Abstracts of the Talks

Day 1: Saturday, September 24

Astronomy for Inclusion (invited talk)
Amelia Ortiz-Gil(Astronomical Observatory of the University of Valencia, Spain)

I will introduce briefly the materials that we have been using to make Astronomy accessible to all, in particular with the “A Touch of the Universe” project. I will also introduce the activities of the IAU Working Group on Astronomy for Equity and Inclusion.

Reasonable Accommodation for Students with Disabilities using ICT (invited talk)
Takeo Kondo (Research Center for Advance Science and Technology, the University of Tokyo)

Using ICT (information-and-communication technology) we have been supporting students with disabilities to participate in mainstream educational opportunities. They have diverse disabilities: specific learning disability, ADHD, autism spectrum disability, visual impairment, heard-of-hearing, deaf, mobility or orthopedic disabilities. In my talk I will present accomplishments of our efforts.

Niko Niko Tomato – Do Whatever We Can Do, Create Solutions for What We Cannot Do (invited talk)
Emi Takaya (Representative of Niko Niko Tomato, a volunteer group at the Pediatric Department of Kyoto University Hospital)

Niko Niko Tomato (Niko-Toma) started in a small group in February 1995. Today, seventy-four people belong to Niko-Toma and this group provides children with activities that bring smiles (almost) every day. The volunteers create happy and exciting moments every single day and sometimes hold big events. The young volunteers enjoy taking part in these activities with children, and then continue on to become core members of the Niko-Toma group.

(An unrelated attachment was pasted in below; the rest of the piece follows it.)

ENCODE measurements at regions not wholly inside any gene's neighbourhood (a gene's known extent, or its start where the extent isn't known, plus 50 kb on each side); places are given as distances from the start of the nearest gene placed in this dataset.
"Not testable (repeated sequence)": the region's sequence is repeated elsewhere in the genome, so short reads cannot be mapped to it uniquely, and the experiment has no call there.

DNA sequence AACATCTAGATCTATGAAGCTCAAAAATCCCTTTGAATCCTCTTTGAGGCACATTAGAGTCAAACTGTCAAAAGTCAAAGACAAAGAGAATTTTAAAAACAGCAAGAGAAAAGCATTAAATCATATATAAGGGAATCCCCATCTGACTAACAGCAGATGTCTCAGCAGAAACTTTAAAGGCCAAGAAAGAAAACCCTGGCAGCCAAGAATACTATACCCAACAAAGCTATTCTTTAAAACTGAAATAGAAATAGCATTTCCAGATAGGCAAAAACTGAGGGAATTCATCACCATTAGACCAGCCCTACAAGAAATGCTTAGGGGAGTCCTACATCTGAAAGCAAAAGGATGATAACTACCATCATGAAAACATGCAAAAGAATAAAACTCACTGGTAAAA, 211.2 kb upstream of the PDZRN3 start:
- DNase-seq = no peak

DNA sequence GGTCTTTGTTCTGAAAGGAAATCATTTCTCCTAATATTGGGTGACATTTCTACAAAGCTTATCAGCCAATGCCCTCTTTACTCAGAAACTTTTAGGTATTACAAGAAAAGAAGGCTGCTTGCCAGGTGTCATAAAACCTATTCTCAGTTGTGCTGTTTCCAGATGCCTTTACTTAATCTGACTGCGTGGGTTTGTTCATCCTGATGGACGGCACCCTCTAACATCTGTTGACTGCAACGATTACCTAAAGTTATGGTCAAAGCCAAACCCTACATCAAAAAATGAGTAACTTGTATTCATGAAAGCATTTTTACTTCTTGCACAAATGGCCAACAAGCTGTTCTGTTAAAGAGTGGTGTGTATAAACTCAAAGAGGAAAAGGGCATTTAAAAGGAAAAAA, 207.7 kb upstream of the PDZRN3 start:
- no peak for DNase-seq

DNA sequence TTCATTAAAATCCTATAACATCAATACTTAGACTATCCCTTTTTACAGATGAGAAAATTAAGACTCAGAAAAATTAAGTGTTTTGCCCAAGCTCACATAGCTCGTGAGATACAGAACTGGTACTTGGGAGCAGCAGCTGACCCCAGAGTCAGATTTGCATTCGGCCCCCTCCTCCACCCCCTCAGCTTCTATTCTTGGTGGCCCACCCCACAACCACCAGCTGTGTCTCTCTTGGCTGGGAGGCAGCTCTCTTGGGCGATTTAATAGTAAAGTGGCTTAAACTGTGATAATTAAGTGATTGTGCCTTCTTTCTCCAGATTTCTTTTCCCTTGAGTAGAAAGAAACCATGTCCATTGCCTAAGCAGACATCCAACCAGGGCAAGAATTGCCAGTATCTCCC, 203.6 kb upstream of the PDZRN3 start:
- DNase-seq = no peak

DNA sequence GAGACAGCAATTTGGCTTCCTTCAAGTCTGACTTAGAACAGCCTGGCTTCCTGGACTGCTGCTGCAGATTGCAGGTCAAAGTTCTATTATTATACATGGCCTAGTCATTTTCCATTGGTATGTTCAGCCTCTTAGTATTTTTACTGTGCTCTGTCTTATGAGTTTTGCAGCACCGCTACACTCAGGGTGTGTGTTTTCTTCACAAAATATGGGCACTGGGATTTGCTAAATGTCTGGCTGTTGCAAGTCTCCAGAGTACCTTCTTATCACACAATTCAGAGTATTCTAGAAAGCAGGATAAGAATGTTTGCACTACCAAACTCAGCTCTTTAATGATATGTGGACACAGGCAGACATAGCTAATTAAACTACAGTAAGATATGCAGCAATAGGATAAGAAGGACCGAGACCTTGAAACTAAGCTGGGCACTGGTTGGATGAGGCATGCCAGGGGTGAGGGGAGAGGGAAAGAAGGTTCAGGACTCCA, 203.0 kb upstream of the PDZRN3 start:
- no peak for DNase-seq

Inclusivity at NAOJ Mitaka Campus
Kumiko Usuda-Sato (Public Relations Center, NAOJ)

We have created a large-letter/braille version of the NAOJ Mitaka Campus guidebook. Now, we are developing a tactile model of a telescope with a 3D printer and an audio guide system with a smart phone. I will present our efforts to create an inclusive environment in the NAOJ Mitaka Campus Visitors’ Area.

Various Methods for People with Disabilities to Operate PCs – How to Increase Simple Operations at Low Cost
Toshimitsu Yamaguchi (Niigata University)

There are various methods for people with disabilities to use PCs and tablets. In my talk I will introduce methods for people with impaired motor function to operate these devices. There may be useful “techniques” for astronomy education.

Data Recognition Using Sounds – Sound-based Data-plotting Program “Splot” –
Shin’ichiro Uno (Nihon Fukushi University)

The goal of the Astronomical Data Sonification Project is to sonify scientific data (to convert scientific data into sounds) and to share the sounds with visually impaired people. I will report on the sonification process of various data (such as spectra and orbit elements) and their recognition rates.

Day 2: Sunday, September 25

Multimodal Outreach to Enrich the Field of Astronomy (invited talk)
Wanda Diaz-Merced (IAU Astronomy for Development)